The translation of Futures research into everyday terms is complex because, “The futures terrain is messy, full of probabilities and improbabilities, that futures work does not easily lead to straight forward solutions and techno-fixes” (Ramos 2006). Even if it is not obvious on a personal level that we are facing ecological turmoil as well as an unseen virus; it is important for us to take heed of the work put in by researchers of all types. Scientists have been warning us of pandemics like COVID-19 as well as the global climate crisis for a long time now. Our inability to grasp these things fully means that we must have faith in those who do. This is the first cultural change that is necessary to face the challenges ahead. Having Futures Consciousness means understanding that yet unseen effects of our actions are important. Predictions grounded in fact allow for us to make robust plans for what we want to achieve and what we want to avoid moving forward, ultimately crafting the world we want to see with a greater sense of personal and collective agency.
My first inclination is that we need to work, to define the “new-normal”. Our current “locked-down normal” is shown to be beneficial to the environment. While everyone stays home, our carbon footprint is unprecedentedly reduced and the benefits of this are showing, for example, “animals and birds are courageously stepping out and enjoying their newfound freedom” (Pullanikkatil 2020). “According to China’s Ministry of Ecology and Environment, data recorded between January and March 2020 reflects an 84.5 per cent increase in days with good air quality in 337 cities, and satellite data from the United States National Aeronautics and Space Administration shows a decline in nitrogen dioxide over China.” (Kumar 2020).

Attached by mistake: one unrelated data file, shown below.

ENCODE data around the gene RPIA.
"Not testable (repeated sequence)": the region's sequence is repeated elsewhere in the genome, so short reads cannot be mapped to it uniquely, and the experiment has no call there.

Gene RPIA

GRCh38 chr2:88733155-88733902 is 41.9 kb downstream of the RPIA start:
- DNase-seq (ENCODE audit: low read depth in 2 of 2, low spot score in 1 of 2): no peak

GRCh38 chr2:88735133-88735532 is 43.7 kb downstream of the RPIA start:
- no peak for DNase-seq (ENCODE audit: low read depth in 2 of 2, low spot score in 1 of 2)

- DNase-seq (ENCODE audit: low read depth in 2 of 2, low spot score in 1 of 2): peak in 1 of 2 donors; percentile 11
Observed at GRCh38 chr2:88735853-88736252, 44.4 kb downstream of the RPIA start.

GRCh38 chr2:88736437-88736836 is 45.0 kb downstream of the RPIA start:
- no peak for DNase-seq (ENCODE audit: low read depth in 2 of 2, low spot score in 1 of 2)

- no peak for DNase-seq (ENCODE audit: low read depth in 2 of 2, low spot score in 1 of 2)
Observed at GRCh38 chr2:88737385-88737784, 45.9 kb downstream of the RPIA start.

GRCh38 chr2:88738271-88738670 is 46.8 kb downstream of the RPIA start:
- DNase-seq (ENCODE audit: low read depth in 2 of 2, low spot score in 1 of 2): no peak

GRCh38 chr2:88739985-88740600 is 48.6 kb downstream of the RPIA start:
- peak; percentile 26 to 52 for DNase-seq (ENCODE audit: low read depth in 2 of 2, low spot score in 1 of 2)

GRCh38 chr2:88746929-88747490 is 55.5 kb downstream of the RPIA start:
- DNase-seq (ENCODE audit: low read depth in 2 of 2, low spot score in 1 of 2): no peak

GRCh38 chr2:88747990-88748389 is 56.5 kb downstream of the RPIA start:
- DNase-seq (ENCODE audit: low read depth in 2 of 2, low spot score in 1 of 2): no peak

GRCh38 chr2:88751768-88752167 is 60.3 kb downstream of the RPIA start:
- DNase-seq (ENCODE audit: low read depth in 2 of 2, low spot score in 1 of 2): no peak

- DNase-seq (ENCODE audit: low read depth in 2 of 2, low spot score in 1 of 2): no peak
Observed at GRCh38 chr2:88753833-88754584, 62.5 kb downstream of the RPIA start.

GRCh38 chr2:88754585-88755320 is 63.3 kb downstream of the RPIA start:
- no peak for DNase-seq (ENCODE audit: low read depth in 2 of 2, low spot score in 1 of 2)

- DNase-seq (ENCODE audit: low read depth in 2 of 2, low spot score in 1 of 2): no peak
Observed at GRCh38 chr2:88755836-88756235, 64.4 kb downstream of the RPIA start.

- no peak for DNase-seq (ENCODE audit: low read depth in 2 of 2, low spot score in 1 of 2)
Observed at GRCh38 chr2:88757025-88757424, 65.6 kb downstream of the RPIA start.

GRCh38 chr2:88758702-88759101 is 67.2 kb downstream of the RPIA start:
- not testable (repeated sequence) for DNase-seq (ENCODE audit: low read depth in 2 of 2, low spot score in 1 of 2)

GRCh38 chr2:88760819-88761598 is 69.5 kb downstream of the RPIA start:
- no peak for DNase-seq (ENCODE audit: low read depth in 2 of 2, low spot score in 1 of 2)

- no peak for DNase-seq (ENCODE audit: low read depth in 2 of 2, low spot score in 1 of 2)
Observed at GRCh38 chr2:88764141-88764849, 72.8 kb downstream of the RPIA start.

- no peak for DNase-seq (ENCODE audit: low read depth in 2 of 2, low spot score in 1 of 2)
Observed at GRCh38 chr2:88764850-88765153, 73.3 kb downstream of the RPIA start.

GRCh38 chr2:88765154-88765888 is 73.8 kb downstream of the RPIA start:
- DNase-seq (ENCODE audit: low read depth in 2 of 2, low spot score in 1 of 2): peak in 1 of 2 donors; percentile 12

The harsh truth is that a solution to the climate crisis looks something like “lockdown”, however, we are not likely to react to the climate crisis with the same extremity and haste. Decreasing our reliance on fossil fuels means making sacrifices in air travel and other freedoms that come from fossil fuel based mobility. To mitigate the climate emergency, fossil fuel based global industries and economies need a total restructure in the long term, it is possible to make this transition in a less drastic (and hopefully more equitable) fashion than “lockdown”. The COVID-19 pandemic has also highlighted the need for more equal economic systems, especially in terms of healthcare and social support (Wyns 2020). Similar types of services will be needed to deal with the global climate emergency. The hope is that COVID-19 will make us more conscious of the best ways to deal with such problems and pre-empt accordingly.
Futures Consciousness can lead us to the “new-normal”. It is applicable on all levels from personal to global scale. Nothing is too little or too small to make a difference. Awareness of our own impacts and mindfulness of them can inspire innovation and action for a better future. Please ask yourself, what can you do differently in your own “new normal”? Then act on it!
Amara, Roy. “The Futures Field: Searching for Definitions and Boundaries.” The futurist 15.1 (1981): 25-9. Web.
Fletcher, James. Electrogravitic Life 5 (Digitally Remastered) . 2017. , https://www.deviantart.com/jamesf63/art/Electrogravitic-Life-5-digitally-remastered-681608966.
Kumar, Pushpam. “COVID-19 and the nature trade-off paradigm.” Mar 31, 2020. Web. Apr 17, 2020 https://www.unenvironment.org/news-and-stories/story/covid-19-and-nature-trade-paradigm.
Pingleton, Joe. Social Distancing . 2020. https://www.deviantart.com/joepingleton/art/Social-Distancing-834060130.
Ramos, Jose. “Consciousness, Culture and the Communication of Foresight.” Futures 38.9 (2006): 1119-24.
Wachter, Daniel. Tree City. 2012. , https://www.deviantart.com/danielwachter/art/Tree-City-296194537.
Wyns, Arthur. “How our responses to climate change and the coronavirus are linked.” Apr 02, 2020. Web. Apr 14, 2020 <a href=”http://<https://www.weforum.org/agenda/2020/04/climate-change-coronavirus-linked/>.